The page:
Is it just me, or does it seem easier to get more focused work done away from the office? In an attempt to gather some anecdotal data, I asked a group of friends where they went to actually get work done. Few responded with “the office.” Citing unnecessary meetings, distracting coworkers, and everything in between, it’s no surprise their days were largely administrative, punctuated by short spurts of focused time. We all agreed that the hours remaining to dedicate toward meaningful work dwindle, and we’re left wondering, “where did the day go?”
The hours remaining to dedicate toward meaningful work dwindle, and we’re left wondering, ‘where did the day go?
A quick Internet search proved how widespread this phenomenon is. One of the most influential in this conversation is Jason Fried, who gave a TED Talk titled, “Why work doesn’t happen at work.” He notes that despite employers’ investments in real estate for offices and in tools to cultivate productivity, employees often opt to get work done someplace other than, well, work.
Knowing this, what are employers left to do? One solution is to adapt and allow employees to work remotely. This untethers employees, empowering them to work wherever they are the most productive—whether at home, a café or, as one of our employees does, from a cabin in the woods. We realize that this might be a big stretch for some organizations, and maybe the decentralization model isn’t a fit for all. However, if you want to consider this option, here are three factors to think about before making the shift:
1. Create robust IT infrastructure and protocols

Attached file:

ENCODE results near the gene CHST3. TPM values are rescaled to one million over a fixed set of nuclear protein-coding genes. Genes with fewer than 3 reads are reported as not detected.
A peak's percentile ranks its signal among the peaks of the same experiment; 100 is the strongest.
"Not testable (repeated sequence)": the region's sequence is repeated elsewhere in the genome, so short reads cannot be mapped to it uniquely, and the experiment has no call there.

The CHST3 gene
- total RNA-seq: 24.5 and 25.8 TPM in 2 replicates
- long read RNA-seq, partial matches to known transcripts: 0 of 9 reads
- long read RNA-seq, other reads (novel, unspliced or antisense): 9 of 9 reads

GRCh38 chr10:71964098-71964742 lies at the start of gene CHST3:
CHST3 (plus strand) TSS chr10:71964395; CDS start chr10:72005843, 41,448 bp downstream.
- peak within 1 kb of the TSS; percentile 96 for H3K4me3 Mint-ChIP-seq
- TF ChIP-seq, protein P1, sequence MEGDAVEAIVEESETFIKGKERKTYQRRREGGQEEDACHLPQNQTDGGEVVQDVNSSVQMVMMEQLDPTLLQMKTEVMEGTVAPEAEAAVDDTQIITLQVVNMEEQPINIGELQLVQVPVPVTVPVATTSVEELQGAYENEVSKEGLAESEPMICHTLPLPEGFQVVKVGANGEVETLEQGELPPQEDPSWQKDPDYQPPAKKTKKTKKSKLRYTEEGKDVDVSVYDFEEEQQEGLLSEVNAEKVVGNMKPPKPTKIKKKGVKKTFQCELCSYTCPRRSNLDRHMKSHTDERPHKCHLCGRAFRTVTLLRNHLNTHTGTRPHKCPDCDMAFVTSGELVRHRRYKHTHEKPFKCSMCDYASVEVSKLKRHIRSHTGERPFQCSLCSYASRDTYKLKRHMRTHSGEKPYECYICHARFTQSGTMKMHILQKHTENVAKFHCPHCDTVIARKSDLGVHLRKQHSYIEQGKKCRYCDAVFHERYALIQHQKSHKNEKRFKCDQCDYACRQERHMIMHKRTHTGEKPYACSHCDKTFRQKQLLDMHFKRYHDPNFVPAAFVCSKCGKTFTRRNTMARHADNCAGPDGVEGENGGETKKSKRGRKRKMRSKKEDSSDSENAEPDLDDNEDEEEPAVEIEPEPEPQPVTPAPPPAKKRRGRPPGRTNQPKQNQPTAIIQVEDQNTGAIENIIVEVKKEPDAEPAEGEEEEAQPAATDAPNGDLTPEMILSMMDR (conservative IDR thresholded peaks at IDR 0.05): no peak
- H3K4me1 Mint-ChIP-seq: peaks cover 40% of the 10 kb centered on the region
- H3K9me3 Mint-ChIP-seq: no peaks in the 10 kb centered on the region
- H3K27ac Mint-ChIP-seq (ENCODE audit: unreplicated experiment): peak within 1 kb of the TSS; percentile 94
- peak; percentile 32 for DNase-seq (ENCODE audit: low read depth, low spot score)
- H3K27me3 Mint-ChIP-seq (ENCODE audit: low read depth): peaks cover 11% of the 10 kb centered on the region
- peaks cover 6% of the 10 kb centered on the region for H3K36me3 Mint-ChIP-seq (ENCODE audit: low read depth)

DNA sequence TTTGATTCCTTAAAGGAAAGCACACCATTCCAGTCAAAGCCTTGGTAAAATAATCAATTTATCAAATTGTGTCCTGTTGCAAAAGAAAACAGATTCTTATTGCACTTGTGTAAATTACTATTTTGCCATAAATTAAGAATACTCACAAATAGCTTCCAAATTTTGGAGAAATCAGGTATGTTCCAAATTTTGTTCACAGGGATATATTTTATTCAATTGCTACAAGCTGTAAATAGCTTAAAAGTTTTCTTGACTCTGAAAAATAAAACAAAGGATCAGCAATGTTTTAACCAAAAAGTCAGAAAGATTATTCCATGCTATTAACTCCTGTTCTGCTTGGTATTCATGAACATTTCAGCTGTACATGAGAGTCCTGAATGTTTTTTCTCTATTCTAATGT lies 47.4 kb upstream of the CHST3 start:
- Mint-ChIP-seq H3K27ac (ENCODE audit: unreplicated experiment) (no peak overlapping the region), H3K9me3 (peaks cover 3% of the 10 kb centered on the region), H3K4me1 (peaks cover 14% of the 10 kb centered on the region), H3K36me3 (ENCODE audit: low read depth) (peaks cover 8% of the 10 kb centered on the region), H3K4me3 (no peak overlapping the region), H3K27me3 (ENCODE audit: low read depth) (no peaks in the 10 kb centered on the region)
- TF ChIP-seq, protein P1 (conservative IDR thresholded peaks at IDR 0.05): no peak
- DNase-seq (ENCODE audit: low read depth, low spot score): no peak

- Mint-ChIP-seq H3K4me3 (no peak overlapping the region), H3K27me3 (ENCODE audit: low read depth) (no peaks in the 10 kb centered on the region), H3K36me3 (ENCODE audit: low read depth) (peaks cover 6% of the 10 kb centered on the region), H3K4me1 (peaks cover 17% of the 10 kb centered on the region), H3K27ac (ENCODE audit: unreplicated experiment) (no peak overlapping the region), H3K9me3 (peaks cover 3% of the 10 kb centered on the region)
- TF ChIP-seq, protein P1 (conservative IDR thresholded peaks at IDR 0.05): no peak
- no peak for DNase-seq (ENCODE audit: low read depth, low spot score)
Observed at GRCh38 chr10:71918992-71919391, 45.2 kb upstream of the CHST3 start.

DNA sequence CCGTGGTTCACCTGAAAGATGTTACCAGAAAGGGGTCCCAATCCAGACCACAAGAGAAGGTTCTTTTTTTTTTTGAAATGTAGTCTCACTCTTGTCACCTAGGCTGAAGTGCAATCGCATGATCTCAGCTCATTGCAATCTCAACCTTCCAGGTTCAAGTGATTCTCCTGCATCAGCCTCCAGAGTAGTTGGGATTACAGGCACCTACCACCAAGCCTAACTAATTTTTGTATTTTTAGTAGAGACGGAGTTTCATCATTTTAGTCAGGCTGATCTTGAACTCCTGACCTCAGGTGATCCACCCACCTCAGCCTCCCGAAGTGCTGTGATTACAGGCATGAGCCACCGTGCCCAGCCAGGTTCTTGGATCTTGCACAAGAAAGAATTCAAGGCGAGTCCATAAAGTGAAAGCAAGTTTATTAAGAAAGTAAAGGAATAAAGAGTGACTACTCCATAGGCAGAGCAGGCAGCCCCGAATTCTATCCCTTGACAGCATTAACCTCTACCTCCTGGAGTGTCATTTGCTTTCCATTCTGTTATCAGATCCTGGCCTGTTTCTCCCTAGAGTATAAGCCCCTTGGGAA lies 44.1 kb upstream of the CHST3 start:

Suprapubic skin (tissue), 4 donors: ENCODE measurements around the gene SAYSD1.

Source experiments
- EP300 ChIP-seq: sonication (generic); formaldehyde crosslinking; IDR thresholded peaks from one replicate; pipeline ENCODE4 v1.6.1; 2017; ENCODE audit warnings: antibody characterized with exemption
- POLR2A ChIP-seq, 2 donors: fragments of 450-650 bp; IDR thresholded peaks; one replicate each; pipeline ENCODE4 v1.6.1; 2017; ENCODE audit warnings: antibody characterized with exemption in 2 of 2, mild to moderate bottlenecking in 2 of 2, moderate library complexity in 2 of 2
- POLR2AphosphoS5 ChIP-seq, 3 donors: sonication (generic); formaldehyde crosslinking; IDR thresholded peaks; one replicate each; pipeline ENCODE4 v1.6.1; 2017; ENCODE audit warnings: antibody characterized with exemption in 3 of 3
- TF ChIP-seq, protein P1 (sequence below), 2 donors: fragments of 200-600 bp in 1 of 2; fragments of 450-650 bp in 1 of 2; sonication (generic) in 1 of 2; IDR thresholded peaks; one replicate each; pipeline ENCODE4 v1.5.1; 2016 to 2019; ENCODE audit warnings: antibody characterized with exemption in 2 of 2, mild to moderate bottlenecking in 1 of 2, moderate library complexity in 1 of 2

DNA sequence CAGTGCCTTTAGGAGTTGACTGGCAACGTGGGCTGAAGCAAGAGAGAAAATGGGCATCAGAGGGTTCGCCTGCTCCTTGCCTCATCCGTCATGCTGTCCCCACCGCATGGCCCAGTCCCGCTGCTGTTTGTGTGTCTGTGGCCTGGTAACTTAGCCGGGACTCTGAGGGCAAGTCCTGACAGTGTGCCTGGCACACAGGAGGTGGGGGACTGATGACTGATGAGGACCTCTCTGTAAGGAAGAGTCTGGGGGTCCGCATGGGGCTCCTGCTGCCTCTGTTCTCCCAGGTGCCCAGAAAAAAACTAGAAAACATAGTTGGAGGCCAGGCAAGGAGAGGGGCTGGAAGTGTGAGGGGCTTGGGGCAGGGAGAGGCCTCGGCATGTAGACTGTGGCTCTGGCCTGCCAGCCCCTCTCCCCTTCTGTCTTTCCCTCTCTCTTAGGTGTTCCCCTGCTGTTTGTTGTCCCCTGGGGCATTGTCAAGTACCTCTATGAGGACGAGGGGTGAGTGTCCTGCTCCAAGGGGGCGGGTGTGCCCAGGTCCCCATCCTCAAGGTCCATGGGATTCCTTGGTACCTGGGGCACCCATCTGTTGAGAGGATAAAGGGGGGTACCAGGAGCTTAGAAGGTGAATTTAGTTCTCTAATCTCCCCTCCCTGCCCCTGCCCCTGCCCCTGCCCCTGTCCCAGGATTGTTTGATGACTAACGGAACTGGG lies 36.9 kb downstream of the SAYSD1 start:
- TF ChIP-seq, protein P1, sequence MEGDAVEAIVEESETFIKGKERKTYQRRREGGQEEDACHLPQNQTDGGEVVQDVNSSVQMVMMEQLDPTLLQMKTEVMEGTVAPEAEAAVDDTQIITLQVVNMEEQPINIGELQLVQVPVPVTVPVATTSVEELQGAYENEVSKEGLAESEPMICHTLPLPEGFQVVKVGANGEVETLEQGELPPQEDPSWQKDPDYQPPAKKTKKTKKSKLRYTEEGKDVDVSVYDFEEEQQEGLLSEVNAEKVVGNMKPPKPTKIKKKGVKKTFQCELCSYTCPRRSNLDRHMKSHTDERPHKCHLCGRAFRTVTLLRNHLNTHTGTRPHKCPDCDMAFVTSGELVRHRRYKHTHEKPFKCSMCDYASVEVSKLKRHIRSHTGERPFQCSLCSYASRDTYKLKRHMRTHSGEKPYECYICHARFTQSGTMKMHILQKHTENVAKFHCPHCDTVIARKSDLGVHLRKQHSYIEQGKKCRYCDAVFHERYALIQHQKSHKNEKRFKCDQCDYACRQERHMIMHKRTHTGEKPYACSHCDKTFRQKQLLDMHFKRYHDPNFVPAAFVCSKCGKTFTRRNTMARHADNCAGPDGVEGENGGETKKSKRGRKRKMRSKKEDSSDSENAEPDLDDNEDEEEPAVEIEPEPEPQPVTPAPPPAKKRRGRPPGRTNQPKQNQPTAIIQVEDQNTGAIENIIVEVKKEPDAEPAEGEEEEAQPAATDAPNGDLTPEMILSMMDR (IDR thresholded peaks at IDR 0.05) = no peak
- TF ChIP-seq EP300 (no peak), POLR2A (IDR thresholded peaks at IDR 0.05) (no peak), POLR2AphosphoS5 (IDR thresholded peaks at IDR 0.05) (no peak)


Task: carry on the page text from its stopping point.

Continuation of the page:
Cybersecurity is essential when remote workers are tapping into home and public networks shared among many users. It is important to work with your IT department to gear up for remote work properly. At Projectline Services, we employ firewalls, antivirus software, vendor updates, and compliance policies around proper configuration. And because IT safeguards may fail, we take our cybersecurity training and awareness seriously so that our employees are the first line of defense at all times. As an extra bonus, so our employees do not bear the full burden of connection costs, we provide a monthly Internet subsidy.
2. Set standards and establish trust
People have an amazing ability to live up to expectations. Think workers will slack off, and they will. The reverse holds true as well. Jason Fried said it best: “If you view those who work under you as capable adults who will push themselves to excel even when you’re not breathing down their necks, they’ll delight you in return.” As an employer, be completely transparent about what your expectations are: performance goals, communication frequency, accessibility, etc. Once your expectations are clearly defined, let your employees run with them. See if they perform.
If you view those who work under you as capable adults who will push themselves to excel even when you’re not breathing down their necks, they’ll delight you in return. –Jason Fried
3. Give interesting and fulfilling work
It’s natural to think that under little supervision, remote employees may shirk responsibilities. However, if employers provide interesting and fulfilling work, then productivity shouldn’t be an issue. Employees engaged in their work are not the ones watching the clock or aiming to put in the least amount of effort. Rather, they are the ones delivering quality work, who are happier with their jobs, and according to studies, are even more profitable. Sounds great, right? For tips on how to keep employees engaged, see this recent article from Inc.com.
We get it. Offering remote work isn’t right for every company. But for those who can successfully make it a reality, remote work becomes a smart business strategy with significant benefits for employee and employer alike. Offering remote? Let us know how your company is doing with the shift. Are there any tips you would like to share with the community? We would love to hear from you! Comment below or reach out to us @projectline on Twitter to keep the conversation going.